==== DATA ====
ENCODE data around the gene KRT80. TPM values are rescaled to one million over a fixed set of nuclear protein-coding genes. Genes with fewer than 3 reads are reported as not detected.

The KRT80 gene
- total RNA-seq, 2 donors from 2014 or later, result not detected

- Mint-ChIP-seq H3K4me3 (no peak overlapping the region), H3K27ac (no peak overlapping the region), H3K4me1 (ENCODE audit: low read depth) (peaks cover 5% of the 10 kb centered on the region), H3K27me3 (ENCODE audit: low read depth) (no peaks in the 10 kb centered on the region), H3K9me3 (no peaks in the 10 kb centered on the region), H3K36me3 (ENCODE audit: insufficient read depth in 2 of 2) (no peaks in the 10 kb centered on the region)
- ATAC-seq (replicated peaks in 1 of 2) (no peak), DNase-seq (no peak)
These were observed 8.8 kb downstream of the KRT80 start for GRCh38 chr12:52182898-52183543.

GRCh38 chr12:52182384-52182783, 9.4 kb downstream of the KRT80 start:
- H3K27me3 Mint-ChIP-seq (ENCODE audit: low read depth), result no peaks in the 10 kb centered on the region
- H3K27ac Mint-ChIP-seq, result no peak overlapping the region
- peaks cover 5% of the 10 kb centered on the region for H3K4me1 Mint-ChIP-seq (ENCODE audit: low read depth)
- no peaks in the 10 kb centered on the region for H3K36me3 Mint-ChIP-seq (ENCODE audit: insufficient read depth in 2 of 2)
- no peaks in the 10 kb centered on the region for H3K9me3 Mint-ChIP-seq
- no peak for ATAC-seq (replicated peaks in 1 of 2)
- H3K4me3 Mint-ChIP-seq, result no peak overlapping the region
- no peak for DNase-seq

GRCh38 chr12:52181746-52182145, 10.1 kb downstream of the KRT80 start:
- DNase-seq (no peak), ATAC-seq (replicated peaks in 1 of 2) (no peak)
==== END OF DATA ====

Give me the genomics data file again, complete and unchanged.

ENCODE data around the gene KRT80. TPM values are rescaled to one million over a fixed set of nuclear protein-coding genes. Genes with fewer than 3 reads are reported as not detected.

The KRT80 gene
- total RNA-seq, 2 donors from 2014 or later, result not detected

- Mint-ChIP-seq H3K4me3 (no peak overlapping the region), H3K27ac (no peak overlapping the region), H3K4me1 (ENCODE audit: low read depth) (peaks cover 5% of the 10 kb centered on the region), H3K27me3 (ENCODE audit: low read depth) (no peaks in the 10 kb centered on the region), H3K9me3 (no peaks in the 10 kb centered on the region), H3K36me3 (ENCODE audit: insufficient read depth in 2 of 2) (no peaks in the 10 kb centered on the region)
- ATAC-seq (replicated peaks in 1 of 2) (no peak), DNase-seq (no peak)
These were observed 8.8 kb downstream of the KRT80 start for GRCh38 chr12:52182898-52183543.

GRCh38 chr12:52182384-52182783, 9.4 kb downstream of the KRT80 start:
- H3K27me3 Mint-ChIP-seq (ENCODE audit: low read depth), result no peaks in the 10 kb centered on the region
- H3K27ac Mint-ChIP-seq, result no peak overlapping the region
- peaks cover 5% of the 10 kb centered on the region for H3K4me1 Mint-ChIP-seq (ENCODE audit: low read depth)
- no peaks in the 10 kb centered on the region for H3K36me3 Mint-ChIP-seq (ENCODE audit: insufficient read depth in 2 of 2)
- no peaks in the 10 kb centered on the region for H3K9me3 Mint-ChIP-seq
- no peak for ATAC-seq (replicated peaks in 1 of 2)
- H3K4me3 Mint-ChIP-seq, result no peak overlapping the region
- no peak for DNase-seq

GRCh38 chr12:52181746-52182145, 10.1 kb downstream of the KRT80 start:
- DNase-seq (no peak), ATAC-seq (replicated peaks in 1 of 2) (no peak)